Vic Vogel studied piano as a child. He also studied piano, theory and analysis with Michel Hirvy in 1954–55. References to his studies in New York with Lennie Tristano are apocryphal. Vogel was largely self-taught on trombone, tuba and vibraphone, and as an arranger.
In the late 1950s, Vogel played in the bands of Hugh Sealey, George Sealey, Paul “Boogie” Gaudet, Steve Garrick and others. He then led his first group ca. 1960 at the Chez Paree. He toured Quebec as the pianist for The Double Six of Paris in 1961. He then played piano, trombone and tuba in the Lee Gagnon tentet of the early 1960s. In 1966, he led a group of Montreal jazz musicians on a CBC-sponsored tour of Europe.
Vogel emerged during the 1960s as a musician of considerable influence, bluster and colour. He moved freely between jazz, pop and, occasionally, symphonic assignments. He served as music director or accompanist for many CBC TV variety shows, including Music Hall, Les Couche-tard, and Vedettes en direct. He and his groups were also heard such on CBC Radio series as Jazz en liberté, Jazz Canadiana, Jazz sur le vif and Jazz Beat.
Vic Vogel Big Band
One such group, the Vic Vogel Big Band, was formed in 1968. It took its general style from the Duke Ellington Orchestra and its brash temperament from Vogel himself. It made a broadcast recording for the CBC (which included Vogel’s “Booze is Beautiful”). The band generally had an interrupted history until 1978, when it appeared regularly at the El Casino. In 1979, the band toured Quebec and recorded with Offenbach. The resulting LP, Offenbach En Fusion, received a Félix Award as rock album of the year in 1980.
The Vogel band toured in France in 1982. It also performed in other Quebec centres and at the 1985 Ottawa International Jazz Festival. (See also: Jazz Festivals.) The band performed regularly at the FIJM, both on its own and with noted American guests (Zoot Sims and Phil Woods in 1984; Mel Tormé in 1985; Dizzy Gillespie in 1986). A sextet drawn from the big band also toured Quebec. In 1989, it performed at the du Maurier Downtown Jazz festival in Toronto.
The big band’s first album, Vic Vogel Big Band, was recorded at the 1982 FIJM. It was reissued as Vic Vogel and the Awesome Big Band by the Pinnacle label in 1987. It subsequently received extensive radio play in the US. A second album, Le Big Band, issued in 1990, comprised performances from the 1984 FIJM (uncredited) and a 1988 studio session. A third album, Lé Big Band, was released in the US in 1990. It features performances with Sims and Woods at the 1984 FIJM.
The Vic Vogel Big Band featured a number of soloists: saxophonists Remi Bolduc (alto), Yannick Rieu (tenor), Simon Stone (soprano), Janis Stephrans (alto), Dave Turner (alto) and Jean Frechette (baritone); the trumpeter Ron DiLauro; and the trombonists Michel Ouellet and David Grott. The band’s recordings include Vogel’s arrangements of pop and bebop standards, as well as some of his original compositions, including Blues No. 2, Vanessa, Ballad for Duke, Sym's Tune, Bertie's Lament, Free Trade Blues, and Marion. Vogel’s arrangements also have been recorded by Vernon Isaac’s big band.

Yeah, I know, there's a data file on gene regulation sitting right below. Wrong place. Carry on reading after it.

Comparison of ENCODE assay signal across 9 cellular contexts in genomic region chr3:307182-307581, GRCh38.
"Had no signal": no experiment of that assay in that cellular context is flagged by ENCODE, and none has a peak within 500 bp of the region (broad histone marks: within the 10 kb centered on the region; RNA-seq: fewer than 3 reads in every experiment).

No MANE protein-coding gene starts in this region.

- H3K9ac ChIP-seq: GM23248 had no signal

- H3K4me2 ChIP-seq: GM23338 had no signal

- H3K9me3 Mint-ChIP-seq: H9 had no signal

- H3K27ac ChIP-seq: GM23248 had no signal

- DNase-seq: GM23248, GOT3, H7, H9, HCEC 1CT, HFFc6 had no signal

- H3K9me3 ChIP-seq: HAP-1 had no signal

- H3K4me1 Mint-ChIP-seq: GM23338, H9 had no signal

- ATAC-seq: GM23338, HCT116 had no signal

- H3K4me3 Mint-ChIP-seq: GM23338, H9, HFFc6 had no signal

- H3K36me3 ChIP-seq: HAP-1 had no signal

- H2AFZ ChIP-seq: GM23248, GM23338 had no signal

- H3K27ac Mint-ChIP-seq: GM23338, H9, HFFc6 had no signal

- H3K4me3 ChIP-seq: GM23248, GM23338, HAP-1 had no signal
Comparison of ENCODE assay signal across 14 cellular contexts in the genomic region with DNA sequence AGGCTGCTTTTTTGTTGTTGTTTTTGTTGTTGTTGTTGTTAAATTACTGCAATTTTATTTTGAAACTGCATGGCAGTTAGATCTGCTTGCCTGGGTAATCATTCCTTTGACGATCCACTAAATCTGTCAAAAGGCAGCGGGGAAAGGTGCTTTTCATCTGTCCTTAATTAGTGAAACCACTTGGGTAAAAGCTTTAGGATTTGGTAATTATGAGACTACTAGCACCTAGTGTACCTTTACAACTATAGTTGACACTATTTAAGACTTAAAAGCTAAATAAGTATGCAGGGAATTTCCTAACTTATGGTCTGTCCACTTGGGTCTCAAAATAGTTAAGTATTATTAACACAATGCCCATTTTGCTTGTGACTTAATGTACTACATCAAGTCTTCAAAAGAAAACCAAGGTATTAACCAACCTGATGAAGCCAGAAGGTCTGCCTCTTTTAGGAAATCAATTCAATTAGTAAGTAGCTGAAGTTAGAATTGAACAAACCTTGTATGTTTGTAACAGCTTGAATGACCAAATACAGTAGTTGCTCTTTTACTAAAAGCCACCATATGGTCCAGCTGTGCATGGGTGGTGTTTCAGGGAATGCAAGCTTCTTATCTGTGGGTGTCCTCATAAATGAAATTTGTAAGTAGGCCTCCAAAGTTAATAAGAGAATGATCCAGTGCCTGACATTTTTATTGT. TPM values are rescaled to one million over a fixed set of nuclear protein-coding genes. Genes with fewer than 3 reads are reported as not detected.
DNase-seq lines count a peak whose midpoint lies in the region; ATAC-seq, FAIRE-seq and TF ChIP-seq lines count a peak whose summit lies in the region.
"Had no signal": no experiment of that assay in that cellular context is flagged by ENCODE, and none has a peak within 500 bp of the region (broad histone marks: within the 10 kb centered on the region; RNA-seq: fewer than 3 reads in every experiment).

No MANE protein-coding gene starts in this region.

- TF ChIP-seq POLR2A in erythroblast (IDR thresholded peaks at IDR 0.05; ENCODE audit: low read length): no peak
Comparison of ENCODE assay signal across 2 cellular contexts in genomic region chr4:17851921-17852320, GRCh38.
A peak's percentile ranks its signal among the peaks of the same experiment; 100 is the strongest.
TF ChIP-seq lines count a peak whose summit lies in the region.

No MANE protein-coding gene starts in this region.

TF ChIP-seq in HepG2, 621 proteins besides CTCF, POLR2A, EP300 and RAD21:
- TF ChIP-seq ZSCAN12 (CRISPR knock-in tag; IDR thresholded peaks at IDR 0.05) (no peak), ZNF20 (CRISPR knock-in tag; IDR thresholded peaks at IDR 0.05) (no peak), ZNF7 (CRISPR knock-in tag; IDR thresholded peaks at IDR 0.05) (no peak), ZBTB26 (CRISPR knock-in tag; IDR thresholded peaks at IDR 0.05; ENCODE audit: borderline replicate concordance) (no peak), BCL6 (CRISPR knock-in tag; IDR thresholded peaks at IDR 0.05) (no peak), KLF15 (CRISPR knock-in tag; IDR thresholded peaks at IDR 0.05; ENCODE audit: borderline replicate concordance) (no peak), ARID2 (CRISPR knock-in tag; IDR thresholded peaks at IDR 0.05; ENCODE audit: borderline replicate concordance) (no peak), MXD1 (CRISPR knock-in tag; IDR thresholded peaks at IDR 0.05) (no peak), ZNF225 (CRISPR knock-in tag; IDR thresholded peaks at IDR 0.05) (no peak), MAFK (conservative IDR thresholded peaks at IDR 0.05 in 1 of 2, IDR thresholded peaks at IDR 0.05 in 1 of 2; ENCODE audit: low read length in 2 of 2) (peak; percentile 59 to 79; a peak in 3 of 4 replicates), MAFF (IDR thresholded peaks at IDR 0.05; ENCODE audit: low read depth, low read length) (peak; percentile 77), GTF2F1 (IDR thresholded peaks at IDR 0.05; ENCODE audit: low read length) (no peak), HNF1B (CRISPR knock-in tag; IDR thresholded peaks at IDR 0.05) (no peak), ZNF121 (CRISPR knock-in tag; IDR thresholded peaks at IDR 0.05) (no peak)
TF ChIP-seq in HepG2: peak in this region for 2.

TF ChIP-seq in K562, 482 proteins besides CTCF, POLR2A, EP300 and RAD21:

Vogel wrote or arranged (and usually conducted) music for ceremonies at Man and His World in 1968, the 1976 Olympic Summer Games in Montreal, the Canada Games in 1985, and the Grey Cup half-time shows in 1981 and 1985. For the Olympics, he arranged welcoming and theme songs from excerpts of works by André Mathieu. The music was recorded by the Petits chanteurs du Mont-Royal.
Vogel also wrote several musical comedies for the Théâtre des Variétés, including La Course au mariage, recorded in 1973 for Trans Canada. He composed themes for CBC and CTV news programs, as well as scores for NFB productions and other films. He arranged music for jazz soloist and symphony (or string) orchestra, including: for trumpeter Woody Shaw and the Quebec Symphony Orchestra in 1978; for a Nelson Symonds show broadcast on CBC Radio in 1985; and for Oliver Jones and the Halifax Symphony Orchestra in 1988 (and subsequently with other orchestras, including the Montreal Symphony Orchestra at the FIJM in 1989).
Death and Tributes
Vogel died at his home in Montreal in 2019 at the age of 84. A message posted to his Facebook page noted that he passed away “beside his true love, his Steinway piano.” Vogel had been ill for several years. The Montreal International Jazz Festival held a farewell concert in his honour in 2015 but he was unable to attend. He had performed at the festival for 35 years — more than any other artist.
Following Vogel’s death, Montreal mayor Valérie Plante said in a statement, “We have lost a great Montrealer. The name Vic Vogel is associated with the image of a musician who managed, in every single performance, to get us all to share his passion for music, and jazz in particular.” Andrew Homzy, a former jazz professor at Concordia University who played tuba in the Vogel Big Band for 14 years, called him “the patriarch of jazz in Montreal.” Oliver Jones called Vogel “a very unique musician who deserved an awful lot of respect.”